The EZVIZ Husky is a well-designed outdoor model with 1080p active IR and a
microSD slot
EZVIZ makes three models, including both indoor and outdoor versions, so
consumers can use them to create a
full system. The Mini Plus is a particularly-impressive combination of
features in a tiny package. It has 1080p, 2-way audio, a microSD card, and
motion detection,
in a package about the size of a deck of cards. My only complaint about it
is that the ball joint you use to swivel the camera on the base has
very-limited travel, and
the charging cable is routed out the front of the camera instead of the
back. The less-expensive mini has a similar form factor — although with
better rotation — but
only supports 720p. Their Husky model is a very-well-built outdoor camera
that produces an excellent 1080p image. Here too my only complaint relates
to
mounting. The camera can be run over PoE, but the Ethernet connector is not
removable, and is quite large, so you need a hole nearly 3/4-inch through
your
outdoor wall (or a sealed connection to your Ethernet cable). You can also
use it with the included charger, but the connector for that also needs to
go through the
wall. Note that EZVIZ is part of a company (Hikvision — one of the world’s
largest supplier of video surveillance gear) that is partially-owned by the
Chinese
government, which may concern some buyers.
5. Working around a lack of static IP address
For any camera you want to monitor, it is simplest if you can give it a
static IP address. However, some consumer cameras that assume you want a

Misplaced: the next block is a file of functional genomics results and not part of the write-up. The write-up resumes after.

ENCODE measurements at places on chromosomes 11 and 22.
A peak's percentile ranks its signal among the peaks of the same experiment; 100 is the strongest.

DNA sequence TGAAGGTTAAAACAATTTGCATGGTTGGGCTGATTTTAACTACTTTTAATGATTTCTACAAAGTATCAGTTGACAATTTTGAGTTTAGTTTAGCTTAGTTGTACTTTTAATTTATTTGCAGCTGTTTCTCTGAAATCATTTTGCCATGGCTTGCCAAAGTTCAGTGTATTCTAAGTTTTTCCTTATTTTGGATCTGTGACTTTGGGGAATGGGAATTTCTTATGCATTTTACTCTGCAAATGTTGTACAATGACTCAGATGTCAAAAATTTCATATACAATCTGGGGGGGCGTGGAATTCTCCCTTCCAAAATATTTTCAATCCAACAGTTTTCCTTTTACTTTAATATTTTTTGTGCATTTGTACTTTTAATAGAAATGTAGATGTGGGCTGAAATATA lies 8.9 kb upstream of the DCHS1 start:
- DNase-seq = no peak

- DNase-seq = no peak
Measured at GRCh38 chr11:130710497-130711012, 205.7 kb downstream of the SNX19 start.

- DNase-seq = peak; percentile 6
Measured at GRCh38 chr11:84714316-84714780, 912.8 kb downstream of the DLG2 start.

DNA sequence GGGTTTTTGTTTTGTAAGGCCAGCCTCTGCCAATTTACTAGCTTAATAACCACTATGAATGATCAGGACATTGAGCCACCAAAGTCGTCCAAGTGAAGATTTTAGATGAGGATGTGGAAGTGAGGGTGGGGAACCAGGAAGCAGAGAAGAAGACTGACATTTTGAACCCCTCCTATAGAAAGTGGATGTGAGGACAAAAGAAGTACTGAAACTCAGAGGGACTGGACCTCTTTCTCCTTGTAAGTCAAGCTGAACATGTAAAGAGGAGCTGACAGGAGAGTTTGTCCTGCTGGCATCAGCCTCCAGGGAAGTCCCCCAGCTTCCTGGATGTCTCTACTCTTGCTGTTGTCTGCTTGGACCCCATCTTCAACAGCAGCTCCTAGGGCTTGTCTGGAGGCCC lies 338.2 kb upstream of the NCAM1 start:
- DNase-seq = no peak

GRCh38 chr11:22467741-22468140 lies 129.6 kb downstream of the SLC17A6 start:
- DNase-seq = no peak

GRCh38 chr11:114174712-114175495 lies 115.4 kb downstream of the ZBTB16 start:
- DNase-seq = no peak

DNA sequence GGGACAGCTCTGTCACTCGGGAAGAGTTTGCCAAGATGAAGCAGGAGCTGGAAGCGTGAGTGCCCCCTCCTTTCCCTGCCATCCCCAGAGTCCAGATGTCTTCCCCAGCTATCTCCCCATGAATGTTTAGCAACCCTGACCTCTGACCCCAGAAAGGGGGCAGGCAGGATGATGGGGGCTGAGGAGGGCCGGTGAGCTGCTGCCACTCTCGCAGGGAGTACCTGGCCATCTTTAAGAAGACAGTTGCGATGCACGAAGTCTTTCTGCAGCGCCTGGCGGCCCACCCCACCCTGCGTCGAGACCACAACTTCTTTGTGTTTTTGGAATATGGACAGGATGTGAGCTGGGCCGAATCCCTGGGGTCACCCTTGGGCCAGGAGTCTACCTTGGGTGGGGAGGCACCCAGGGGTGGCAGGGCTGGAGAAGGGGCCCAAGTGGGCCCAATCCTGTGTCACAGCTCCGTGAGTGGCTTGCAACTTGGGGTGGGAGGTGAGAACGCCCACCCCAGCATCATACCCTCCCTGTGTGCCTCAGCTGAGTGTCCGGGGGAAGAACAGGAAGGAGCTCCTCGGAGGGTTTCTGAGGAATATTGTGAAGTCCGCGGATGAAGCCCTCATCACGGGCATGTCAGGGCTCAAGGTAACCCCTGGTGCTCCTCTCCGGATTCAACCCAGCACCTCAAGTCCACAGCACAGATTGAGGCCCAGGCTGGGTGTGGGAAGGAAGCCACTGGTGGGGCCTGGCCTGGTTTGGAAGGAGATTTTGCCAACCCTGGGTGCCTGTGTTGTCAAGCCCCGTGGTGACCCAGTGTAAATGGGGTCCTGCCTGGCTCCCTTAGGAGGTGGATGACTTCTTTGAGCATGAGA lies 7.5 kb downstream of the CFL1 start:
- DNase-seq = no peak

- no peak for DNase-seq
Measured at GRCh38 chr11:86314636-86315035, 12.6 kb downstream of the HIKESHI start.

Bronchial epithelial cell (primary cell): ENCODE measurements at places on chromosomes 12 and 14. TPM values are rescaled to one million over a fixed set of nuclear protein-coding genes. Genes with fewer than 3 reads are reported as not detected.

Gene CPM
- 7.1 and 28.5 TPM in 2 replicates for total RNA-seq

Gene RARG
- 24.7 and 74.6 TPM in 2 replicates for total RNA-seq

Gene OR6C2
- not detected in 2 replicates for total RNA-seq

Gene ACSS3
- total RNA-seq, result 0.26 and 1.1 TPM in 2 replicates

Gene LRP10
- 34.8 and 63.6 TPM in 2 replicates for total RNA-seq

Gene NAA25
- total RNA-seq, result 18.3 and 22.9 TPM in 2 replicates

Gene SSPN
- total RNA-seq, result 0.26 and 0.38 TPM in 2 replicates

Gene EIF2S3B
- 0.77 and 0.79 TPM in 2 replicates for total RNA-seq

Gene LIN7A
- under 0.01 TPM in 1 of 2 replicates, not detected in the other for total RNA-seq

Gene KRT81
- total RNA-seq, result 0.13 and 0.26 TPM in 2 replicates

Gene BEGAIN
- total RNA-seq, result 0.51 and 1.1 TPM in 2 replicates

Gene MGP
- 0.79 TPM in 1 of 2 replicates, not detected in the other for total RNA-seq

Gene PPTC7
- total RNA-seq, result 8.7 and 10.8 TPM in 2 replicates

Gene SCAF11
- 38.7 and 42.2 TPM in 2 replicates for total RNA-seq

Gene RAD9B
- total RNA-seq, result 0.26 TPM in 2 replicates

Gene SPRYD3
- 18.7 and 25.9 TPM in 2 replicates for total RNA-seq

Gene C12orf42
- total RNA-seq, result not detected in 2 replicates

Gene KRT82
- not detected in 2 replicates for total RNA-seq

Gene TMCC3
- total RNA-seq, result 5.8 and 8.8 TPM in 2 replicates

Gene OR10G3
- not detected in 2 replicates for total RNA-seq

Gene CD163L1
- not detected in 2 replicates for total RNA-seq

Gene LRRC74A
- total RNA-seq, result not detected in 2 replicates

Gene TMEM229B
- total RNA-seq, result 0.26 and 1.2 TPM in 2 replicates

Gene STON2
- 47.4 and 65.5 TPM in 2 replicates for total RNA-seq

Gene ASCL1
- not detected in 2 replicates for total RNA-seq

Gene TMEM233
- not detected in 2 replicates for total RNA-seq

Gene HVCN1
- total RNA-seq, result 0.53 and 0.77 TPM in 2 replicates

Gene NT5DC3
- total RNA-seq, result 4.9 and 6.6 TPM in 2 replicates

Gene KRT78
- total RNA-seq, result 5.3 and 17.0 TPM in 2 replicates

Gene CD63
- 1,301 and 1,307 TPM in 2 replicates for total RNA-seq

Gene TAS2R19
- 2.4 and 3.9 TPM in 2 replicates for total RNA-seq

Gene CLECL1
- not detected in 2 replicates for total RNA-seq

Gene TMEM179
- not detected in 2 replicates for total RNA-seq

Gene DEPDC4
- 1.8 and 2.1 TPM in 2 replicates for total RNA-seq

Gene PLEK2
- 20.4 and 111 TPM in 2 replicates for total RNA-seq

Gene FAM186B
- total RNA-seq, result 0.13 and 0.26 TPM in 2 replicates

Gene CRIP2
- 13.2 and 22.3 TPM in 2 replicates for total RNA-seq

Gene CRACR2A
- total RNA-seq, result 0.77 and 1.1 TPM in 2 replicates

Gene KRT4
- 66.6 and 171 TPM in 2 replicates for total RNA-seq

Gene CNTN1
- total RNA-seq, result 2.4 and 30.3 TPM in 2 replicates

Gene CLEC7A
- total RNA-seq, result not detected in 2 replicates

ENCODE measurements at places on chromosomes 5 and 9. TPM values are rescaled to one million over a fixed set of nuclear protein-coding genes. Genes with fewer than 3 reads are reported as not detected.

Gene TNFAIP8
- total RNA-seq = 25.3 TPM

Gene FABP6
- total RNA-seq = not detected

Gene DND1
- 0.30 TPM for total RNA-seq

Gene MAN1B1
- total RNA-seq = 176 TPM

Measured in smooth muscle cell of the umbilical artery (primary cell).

plug-n-play
install with cloud-only access, don’t provide a way to set a static IP —
EZVIZ, for example. They rely on DHCP. That’s normally fine, but if you want
to make
them part of a video monitoring network by streaming them to a server, it
needs a stable IP address to work with. If you can’t set it on the camera,
you can usually
log in to your router and create a DHCP Reservation for the camera using its
MAC address — so that it always receives the same IP address when it asks
for one.
6. Ultra-wide lenses mean plenty of distortion
This GW camera has excellent resolution and good radial rendering, but you
can see the large barrel distortion by looking at the edge of the deck
If you’re used to the carefully-controlled image outputs from high-end video
cameras, or even the corrected ones
that come out of your smartphone, you won’t get that from typical security
cameras. Their relatively-inexpensive wide-angle lenses do a good job with
resolution,
but they also have plenty of barrel distortion. For the most part, that
shouldn’t matter if you are using them for security, but if you are hoping
to get some other type
of footage from them, you may find yourself needing to do some heavy
post-processing.
7. Some personal choices about privacy
Looking at the various cloud-based solutions, there is more-or-less a choice
of Samsung, Google, Chinese-owned companies, or little-known startups. Even
if you
choose a startup like Ring, it is quite likely that it will be part of
Google or some other large corporation before long — as happened with
Dropcam. Personally, at
least for interior security, it makes me happy that I have my own LAN-based
solution, and the video doesn’t have to leave the premises unless I need to
look at it
remotely.
The good news is that there are now dozens of models of cameras suitable for
video monitoring and home security, with just about any combination of
features you
need. We’ve only had room to cover a few of them here, so if you have a
favorite we missed please let us know about it in the comments. At this
link.

Choosing a security camera: A roundup of options


Visuals – screen shot links to all of the cameras mentioned in this article
are available for viewing at this link.

Choosing a security camera: A roundup of options


Author: David Cardinal from “Extreme Tech” December 29 2016

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Contributed by Dan Thompson